Ross finds Ballentine and eventually convinces him to do the right thing. Ballentine writes a letter to state what a noble, just man Ned is. Ross discreetly circulates the letter. He wants to protect Ballentine. However, Demelza figures all and sundry should know how great Ned is. She gets Kitty and Caroline to help her hand out copies of the letter, which given that some very powerful people oppose Ned and make a lot of money off of the slave trade, endangers Ballentine and Ned.
Morwenna shows her maternal side when Valentine, who’s the spitting image of Ross, tells her how he expects his mother Elizabeth to return. She tries to sympathetically break the truth to the boy. Drake dreams of starting a family, but Morwenna recoils much as she’d like to oblige. She’s still traumatized by odious Ossy’s fetishes. One day . . . In fact my guess is that the series may end with Morwenna giving birth or at least getting pregnant.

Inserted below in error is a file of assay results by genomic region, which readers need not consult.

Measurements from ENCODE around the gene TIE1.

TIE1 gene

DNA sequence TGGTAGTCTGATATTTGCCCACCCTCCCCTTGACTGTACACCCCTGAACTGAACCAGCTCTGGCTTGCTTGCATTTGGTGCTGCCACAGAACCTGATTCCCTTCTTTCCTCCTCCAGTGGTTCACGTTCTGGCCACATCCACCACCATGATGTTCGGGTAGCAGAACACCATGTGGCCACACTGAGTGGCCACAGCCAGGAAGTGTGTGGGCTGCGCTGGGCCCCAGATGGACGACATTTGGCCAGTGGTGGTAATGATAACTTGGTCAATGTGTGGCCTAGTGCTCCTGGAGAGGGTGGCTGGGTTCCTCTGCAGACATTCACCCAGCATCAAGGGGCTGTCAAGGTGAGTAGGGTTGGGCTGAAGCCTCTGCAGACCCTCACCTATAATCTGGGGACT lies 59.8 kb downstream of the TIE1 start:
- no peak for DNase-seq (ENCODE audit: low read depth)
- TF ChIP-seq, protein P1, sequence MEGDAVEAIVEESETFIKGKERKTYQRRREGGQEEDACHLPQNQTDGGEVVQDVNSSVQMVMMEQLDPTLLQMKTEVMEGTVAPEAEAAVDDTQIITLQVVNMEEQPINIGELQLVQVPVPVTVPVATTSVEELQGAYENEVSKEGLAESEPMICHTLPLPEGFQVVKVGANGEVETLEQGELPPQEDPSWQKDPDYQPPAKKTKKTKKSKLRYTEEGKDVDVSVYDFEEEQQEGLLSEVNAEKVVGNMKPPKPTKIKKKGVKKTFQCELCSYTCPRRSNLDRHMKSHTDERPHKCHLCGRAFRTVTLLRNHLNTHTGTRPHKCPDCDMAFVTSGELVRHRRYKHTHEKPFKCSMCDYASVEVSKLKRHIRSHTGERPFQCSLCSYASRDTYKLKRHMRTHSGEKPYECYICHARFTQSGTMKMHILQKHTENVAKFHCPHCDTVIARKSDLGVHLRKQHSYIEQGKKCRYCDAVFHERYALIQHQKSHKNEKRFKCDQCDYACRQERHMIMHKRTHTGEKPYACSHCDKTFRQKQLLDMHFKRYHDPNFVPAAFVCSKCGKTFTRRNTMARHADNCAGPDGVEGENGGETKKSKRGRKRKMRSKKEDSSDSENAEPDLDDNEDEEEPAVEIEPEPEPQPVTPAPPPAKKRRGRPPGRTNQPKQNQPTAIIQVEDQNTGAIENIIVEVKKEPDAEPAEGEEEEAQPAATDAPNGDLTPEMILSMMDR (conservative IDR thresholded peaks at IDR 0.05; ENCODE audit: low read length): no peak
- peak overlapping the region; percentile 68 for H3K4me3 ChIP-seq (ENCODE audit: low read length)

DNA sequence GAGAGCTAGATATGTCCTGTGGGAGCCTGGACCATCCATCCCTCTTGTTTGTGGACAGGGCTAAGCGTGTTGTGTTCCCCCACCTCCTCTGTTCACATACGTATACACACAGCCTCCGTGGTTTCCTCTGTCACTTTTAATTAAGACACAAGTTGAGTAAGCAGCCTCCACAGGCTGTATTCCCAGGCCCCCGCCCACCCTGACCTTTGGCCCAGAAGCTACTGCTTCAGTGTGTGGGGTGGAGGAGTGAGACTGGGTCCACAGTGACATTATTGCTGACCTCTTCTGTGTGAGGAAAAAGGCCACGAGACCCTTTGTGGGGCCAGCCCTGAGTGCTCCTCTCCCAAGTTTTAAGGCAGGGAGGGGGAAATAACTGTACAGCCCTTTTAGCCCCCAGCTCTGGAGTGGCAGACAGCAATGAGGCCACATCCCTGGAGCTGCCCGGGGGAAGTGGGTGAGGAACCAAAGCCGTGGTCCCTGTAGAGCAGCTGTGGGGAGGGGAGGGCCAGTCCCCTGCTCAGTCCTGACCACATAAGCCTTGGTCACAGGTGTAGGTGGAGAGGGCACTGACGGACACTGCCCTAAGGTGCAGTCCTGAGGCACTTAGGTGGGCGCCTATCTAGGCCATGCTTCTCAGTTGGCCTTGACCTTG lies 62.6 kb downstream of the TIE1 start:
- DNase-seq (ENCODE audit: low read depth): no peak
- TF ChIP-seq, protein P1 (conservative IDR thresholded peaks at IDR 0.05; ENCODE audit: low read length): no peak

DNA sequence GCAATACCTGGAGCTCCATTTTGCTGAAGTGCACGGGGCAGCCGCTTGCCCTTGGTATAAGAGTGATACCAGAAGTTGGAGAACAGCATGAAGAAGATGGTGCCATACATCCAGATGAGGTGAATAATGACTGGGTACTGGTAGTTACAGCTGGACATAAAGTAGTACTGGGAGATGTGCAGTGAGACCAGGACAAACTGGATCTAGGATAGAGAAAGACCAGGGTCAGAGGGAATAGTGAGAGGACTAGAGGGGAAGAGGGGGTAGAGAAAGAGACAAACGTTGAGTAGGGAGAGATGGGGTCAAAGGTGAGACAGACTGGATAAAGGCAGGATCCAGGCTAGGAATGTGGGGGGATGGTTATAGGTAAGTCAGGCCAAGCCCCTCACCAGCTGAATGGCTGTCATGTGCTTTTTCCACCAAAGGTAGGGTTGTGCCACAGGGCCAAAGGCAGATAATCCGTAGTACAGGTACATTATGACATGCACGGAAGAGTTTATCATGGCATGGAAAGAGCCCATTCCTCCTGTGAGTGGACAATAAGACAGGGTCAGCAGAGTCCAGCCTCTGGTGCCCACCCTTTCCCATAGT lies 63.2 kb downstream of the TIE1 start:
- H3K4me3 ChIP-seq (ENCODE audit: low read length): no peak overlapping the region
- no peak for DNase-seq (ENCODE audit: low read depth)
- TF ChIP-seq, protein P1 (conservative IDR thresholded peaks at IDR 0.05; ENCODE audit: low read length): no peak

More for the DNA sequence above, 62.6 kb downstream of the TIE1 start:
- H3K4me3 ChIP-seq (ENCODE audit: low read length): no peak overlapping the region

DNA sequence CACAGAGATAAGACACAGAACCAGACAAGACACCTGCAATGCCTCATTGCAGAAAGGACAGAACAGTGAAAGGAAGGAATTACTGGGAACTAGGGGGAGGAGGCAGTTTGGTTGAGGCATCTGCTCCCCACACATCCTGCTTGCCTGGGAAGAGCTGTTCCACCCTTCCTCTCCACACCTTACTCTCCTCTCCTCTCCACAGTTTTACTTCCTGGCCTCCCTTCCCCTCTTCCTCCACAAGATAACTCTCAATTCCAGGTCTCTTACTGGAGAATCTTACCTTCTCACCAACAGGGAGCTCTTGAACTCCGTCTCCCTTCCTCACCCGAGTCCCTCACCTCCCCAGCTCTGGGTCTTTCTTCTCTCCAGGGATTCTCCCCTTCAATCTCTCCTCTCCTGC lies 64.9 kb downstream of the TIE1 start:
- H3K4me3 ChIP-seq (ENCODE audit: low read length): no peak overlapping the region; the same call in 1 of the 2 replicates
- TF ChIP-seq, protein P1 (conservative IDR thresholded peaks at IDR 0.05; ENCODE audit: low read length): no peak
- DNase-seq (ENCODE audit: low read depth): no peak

An incredible futurist, Dwight spoke about mental illness and how criminals should not be held culpable when they’re not of sound mind. Caroline beams with pride at his lecture. A lawyer hears him and gets him to testify at the trial for the man accused of attempting to assassinate the King. This does not go down well with the elite.
The episode had plenty to like and characters who infuriated. George is still dangerous and Tess should be sent packing. Ross better not give in to her “charms.” Ross and Dwight champion justice. Cecily’s complex so I don’t know if she belongs with Geoffrey Charles, but she seems to.